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HomeNewsArchivesHigh-Tech UVI Center Opens in Building Renamed for Beloved Grocer

High-Tech UVI Center Opens in Building Renamed for Beloved Grocer

Aug. 16, 2007 — UVI’s Community Engagement and Lifelong Learning Center (UVICELL) and Our Town Frederiksted (OTF) celebrated the grand opening of the Joseph E. Simpson building in Frederiksted Thursday.
The ceremony took place in a pristine new wired and ready teleconferencing room on the second floor, overlooking Hospital Street. The Simpson Center will host college-level courses in its classrooms this September, along with a variety of community activities for adults and adolescents. OTF and UVICELL will have offices there, too.
UVICELL, established in 2002, provides training and educational opportunities for adults in the territory and the surrounding Caribbean. It offers more than 300 online courses and customized training for the business community.
The newly renovated and partially rebuilt two-story building is at 23A Hospital Street, nestled next to the historic St. Paul’s Anglican Church. It is named after Simpson in recognition of his generosity and kindness to the Frederiksted community as its first black grocer. The ceremony celebrated the completed reconstruction of a two-story structure in historic Frederiksted and is the result of combined efforts of OTF and UVICELL to support revitalization efforts in the town of Frederiksted.
During the ceremonies, UVICELL Director Ilene Garner spoke a little about what the Simpson Center will do.
“This room here will be a videoconferencing room,” she said. “The equipment is here but needs to be installed. It will be connected not just to the main St. Croix campus but also to St. Thomas. The goal is to make it so if there are not enough students for a class in Frederiksted, students could still participate from Frederiksted this way.”
UVICELL’s hospitality program will have classes there, too, Garner said. The program is already showing benefits both to the hospitality industry and to the community, she said.
“Until now, we have had no person in the territory certified to work on Bunn machines,” Garner said. “It may seem small, but in the industry, Bunn coffee and cold drink machines are very big. I am happy and proud to say two have been certified: one on St. Thomas and one on St. Croix. One individual was jobless before, now has been certified by Bunn as a service representative, and they have flown him to the mainland several times now for training and conferences. It is a small step for hospitality, but a very important one.”
Simpson’s grandson, OTF President Orrin Arnold, spoke about his grandfather. During most of the first half of the 20th century, Simpson ran his grocery shop in the building. Simpson had a reputation for generosity, and would order pears, apples and grapes once a year and give them as Christmas gifts to his patrons, Arnold said. Simpson sold a lot of groceries on credit without being too concerned about getting paid quickly.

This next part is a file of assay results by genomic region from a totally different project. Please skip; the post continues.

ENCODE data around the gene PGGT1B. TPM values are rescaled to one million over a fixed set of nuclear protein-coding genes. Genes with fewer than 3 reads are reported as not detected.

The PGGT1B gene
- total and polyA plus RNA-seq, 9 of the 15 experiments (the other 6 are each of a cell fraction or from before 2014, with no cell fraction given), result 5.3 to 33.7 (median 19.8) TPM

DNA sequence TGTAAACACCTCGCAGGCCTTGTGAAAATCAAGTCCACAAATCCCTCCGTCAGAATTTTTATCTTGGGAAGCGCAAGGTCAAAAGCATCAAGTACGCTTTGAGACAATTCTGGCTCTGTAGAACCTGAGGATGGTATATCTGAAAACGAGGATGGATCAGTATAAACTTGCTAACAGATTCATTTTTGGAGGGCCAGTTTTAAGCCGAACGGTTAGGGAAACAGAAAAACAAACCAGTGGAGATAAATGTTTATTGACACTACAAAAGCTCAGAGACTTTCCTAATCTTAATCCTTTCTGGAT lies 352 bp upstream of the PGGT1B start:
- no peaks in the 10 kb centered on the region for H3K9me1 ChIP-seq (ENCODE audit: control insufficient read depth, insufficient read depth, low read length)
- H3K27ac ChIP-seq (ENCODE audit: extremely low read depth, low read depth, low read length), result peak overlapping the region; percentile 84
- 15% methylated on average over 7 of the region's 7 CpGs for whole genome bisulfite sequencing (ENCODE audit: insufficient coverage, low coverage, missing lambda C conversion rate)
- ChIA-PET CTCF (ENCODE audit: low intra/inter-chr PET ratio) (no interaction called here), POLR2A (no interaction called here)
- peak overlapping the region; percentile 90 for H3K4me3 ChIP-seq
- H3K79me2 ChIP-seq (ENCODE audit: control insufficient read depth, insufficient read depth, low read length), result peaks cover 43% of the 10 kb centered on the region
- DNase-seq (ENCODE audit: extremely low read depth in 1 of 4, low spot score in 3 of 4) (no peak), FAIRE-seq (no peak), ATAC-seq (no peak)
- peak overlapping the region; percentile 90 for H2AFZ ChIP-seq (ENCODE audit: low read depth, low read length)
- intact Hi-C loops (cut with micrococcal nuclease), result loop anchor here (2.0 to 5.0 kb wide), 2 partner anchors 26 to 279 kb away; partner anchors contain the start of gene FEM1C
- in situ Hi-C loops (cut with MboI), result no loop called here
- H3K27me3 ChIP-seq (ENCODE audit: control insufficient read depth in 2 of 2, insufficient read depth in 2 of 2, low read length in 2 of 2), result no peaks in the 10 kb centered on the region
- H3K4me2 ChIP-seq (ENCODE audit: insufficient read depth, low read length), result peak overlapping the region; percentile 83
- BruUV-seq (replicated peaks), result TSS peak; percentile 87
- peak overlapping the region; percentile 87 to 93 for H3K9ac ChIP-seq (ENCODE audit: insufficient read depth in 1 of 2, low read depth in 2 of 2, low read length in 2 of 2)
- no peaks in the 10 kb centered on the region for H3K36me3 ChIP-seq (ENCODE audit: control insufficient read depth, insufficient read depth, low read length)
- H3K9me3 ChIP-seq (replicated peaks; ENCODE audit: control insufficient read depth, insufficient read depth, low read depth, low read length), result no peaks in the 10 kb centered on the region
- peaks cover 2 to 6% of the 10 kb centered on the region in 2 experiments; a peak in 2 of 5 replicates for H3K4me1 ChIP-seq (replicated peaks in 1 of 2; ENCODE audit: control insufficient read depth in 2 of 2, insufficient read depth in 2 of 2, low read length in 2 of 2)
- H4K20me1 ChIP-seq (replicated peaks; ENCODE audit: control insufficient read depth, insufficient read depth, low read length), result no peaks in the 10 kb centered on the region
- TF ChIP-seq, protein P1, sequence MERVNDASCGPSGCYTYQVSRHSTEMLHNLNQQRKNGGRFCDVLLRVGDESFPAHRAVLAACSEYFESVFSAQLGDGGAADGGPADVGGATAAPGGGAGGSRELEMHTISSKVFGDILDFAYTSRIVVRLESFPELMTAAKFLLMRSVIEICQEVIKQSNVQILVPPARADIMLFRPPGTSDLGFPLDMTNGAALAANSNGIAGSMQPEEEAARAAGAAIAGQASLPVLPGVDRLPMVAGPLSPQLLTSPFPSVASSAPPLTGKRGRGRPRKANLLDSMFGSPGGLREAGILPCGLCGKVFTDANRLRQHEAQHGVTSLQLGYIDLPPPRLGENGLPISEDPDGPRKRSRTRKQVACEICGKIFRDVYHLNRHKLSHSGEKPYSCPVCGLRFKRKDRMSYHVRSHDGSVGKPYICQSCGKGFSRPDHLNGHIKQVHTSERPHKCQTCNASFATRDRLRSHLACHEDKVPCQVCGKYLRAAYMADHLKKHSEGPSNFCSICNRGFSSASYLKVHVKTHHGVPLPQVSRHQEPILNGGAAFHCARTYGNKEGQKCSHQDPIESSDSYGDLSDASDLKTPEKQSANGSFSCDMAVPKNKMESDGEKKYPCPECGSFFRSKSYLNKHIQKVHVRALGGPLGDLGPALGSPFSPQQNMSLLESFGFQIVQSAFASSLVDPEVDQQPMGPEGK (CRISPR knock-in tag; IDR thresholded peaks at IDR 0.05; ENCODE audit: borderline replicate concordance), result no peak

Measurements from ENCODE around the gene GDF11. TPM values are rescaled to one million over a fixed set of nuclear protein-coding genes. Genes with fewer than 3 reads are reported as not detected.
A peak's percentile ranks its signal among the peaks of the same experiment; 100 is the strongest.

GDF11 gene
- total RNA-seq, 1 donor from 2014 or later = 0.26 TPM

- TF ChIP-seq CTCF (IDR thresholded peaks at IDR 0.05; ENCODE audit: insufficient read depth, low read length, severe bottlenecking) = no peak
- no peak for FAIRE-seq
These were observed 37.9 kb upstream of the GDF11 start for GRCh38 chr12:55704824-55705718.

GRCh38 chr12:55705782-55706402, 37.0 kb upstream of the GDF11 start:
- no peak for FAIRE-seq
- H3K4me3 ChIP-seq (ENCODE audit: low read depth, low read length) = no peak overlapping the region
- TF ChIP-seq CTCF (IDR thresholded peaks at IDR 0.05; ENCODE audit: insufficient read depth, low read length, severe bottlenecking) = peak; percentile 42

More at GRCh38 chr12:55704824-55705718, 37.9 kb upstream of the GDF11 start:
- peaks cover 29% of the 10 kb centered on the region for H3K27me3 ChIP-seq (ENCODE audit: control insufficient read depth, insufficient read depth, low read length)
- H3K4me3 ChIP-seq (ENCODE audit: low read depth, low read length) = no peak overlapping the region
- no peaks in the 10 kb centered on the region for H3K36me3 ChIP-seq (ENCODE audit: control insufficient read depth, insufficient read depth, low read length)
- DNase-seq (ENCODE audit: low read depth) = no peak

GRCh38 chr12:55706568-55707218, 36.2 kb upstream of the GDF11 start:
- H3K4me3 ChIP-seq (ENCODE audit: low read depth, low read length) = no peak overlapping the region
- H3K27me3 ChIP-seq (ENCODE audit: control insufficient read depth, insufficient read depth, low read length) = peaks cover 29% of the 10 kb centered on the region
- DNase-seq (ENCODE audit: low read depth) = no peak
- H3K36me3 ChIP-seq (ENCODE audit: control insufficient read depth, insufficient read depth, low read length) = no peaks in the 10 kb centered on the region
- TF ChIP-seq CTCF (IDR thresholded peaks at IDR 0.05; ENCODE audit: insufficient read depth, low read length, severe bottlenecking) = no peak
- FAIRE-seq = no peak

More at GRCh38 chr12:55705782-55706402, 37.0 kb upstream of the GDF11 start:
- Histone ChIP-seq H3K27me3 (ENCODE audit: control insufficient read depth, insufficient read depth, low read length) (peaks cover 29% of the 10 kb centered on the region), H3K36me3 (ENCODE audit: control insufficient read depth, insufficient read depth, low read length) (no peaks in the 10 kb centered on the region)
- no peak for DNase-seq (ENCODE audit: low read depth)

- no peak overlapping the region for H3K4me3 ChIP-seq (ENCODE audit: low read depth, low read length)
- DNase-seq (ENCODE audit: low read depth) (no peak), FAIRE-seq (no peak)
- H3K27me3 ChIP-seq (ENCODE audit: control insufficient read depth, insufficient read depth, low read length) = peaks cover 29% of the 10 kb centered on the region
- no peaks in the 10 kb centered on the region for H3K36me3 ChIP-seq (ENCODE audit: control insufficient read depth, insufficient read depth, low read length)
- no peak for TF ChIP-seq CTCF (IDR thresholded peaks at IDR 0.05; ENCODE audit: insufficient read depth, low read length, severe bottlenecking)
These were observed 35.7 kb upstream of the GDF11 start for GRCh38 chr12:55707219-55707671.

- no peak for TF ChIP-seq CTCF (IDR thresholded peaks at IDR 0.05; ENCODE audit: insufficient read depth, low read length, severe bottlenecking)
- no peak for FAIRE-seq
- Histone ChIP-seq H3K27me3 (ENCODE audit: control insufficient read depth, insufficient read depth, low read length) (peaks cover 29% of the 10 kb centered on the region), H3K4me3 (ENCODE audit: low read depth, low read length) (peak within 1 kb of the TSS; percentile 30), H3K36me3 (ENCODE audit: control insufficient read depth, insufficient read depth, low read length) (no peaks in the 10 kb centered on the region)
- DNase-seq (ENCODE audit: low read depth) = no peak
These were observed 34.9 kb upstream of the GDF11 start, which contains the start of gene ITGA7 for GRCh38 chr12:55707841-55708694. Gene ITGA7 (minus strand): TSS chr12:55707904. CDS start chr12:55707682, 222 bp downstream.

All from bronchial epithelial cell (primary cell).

“He would extend credit for groceries to anyone who could not pay,” Arnold said. “He never turned anyone away, and would often say ‘the Lord will provide’ when we would question him about the credit.” Joseph Emmanuel Simpson was born on St. Croix in 1882, where he lived until his death in 1966. For more than 40 years, Simpson — or “Brother Jo” — ran the grocery store. After the death of the store’s original owner, a Mr. Jacobs, Simpson acquired the store, which continued to be called Jacob’s Shop for many more years. Simpson was a religious man very active in the Pilgrim Holiness Church of Frederiksted, where he was a lay reader and frequently conducted services. He had six children, and many of his grandchildren and great-grandchildren still live on St. Croix today.
The creation of the UVICELL educational center and the renovation of the historic Frederiksted building came together through the cooperative efforts of a number of public and private partners and patrons, both in the territory and on the mainland. As part of the historically black colleges and universities program, UVI was awarded a three-year $541,000 grant from the U.S. Department of Housing and Urban Development to expand its community-development efforts. UVICELL partnered with OTF in part because of the latter’s expertise in renovating historic buildings. Eileen Lopez donated the land for the project. The building belongs to OTF.
The creation of the center came about via money from the Public Finance Authority, the 26th Legislature and federal community development block grant funds controlled by the V.I. Department of Planning and Natural Resources, along with donations from Hovensa, First Bank and other area businesses, which brought forward another $400,000 to OTF.
“This project is an example of how government agencies, community organizations and private citizens can pool resources to accomplish important developments in our community,” said Al Franklin, past president of OTF, during Thursday’s ceremony.
“Look around in Frederiksted today,” Franklin said. “Look at the American Legion post going up, the new housing being built and the rebuilding of the Old Danish School. All of that is part of the dream, motivated by the mission of OTF. … I was born in this town, I grew up in this town and I’m proud of this town. There is a renaissance happing in Frederiksted.”
OTF and UVICELL will hold an open house at the Simpson Building later this month, and UVICELL will offer courses there starting in September. For more information, contact Apryl Gilliss at 692-4230 or email her, or call OTF Executive Director Chris Swainson at 772-3550.
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